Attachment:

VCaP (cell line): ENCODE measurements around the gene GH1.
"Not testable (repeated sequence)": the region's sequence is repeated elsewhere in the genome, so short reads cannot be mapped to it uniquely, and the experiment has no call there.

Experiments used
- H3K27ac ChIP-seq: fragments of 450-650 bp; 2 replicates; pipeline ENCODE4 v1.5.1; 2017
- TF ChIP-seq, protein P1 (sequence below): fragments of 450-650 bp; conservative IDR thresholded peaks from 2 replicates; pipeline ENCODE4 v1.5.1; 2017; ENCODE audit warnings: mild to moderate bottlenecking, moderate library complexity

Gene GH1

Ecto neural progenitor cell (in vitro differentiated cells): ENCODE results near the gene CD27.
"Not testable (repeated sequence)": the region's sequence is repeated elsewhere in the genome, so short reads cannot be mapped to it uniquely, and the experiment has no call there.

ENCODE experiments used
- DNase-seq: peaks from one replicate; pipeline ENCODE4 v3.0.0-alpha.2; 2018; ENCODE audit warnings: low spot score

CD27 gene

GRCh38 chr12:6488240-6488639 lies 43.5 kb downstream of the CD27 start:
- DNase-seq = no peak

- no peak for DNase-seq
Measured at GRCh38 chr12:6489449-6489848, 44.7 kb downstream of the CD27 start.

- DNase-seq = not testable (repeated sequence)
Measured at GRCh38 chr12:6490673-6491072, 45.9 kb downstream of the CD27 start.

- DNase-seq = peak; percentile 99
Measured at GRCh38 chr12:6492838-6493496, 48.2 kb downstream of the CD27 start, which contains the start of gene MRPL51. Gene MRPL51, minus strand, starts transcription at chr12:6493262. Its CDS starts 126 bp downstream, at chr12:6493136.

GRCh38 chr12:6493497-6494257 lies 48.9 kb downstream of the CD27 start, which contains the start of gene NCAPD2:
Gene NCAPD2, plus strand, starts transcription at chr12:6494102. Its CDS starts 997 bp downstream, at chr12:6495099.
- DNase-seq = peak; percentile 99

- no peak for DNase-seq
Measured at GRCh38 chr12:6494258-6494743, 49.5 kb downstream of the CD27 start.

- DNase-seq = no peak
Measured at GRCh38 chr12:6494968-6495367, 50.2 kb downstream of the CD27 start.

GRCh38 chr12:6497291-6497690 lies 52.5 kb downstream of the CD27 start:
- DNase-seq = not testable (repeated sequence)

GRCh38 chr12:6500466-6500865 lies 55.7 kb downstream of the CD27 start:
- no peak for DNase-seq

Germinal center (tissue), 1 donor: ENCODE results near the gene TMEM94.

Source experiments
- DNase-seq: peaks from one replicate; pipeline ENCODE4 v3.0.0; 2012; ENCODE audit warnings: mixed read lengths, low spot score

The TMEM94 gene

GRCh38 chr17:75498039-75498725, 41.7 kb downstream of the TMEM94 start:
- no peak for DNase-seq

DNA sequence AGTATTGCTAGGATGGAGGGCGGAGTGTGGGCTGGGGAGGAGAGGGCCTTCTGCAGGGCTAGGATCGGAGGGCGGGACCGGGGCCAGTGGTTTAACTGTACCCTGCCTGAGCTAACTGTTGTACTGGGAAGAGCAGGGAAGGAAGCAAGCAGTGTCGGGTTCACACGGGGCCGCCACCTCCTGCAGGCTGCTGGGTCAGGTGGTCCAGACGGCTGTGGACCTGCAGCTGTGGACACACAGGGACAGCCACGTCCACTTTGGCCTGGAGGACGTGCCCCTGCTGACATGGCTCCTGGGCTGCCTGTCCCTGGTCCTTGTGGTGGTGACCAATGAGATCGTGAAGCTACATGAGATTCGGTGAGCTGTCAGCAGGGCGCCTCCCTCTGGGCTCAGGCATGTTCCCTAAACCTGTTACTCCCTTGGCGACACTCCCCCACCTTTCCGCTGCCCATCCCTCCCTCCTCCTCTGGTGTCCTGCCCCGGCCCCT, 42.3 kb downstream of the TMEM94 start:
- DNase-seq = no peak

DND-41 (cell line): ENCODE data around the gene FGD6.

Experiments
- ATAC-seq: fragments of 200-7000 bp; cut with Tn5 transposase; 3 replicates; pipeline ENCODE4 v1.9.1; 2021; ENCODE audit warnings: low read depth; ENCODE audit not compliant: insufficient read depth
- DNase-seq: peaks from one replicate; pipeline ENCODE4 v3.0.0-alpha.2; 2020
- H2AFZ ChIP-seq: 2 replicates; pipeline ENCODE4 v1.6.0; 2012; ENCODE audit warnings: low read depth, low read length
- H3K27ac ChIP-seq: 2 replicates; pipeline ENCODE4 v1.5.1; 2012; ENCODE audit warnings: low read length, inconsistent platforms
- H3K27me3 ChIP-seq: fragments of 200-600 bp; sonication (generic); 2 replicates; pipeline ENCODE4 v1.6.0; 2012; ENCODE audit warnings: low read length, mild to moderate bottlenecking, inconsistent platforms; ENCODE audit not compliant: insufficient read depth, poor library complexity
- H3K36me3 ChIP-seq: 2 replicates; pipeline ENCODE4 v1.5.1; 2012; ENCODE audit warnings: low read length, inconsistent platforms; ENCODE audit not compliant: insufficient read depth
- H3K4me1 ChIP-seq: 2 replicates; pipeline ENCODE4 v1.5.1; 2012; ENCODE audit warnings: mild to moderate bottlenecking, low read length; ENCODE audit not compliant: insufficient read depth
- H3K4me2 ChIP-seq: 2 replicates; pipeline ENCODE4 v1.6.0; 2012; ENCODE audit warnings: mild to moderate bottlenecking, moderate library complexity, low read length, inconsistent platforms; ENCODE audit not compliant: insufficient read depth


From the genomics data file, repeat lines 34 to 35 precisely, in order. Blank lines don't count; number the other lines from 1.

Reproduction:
The TMEM94 gene

GRCh38 chr17:75498039-75498725, 41.7 kb downstream of the TMEM94 start: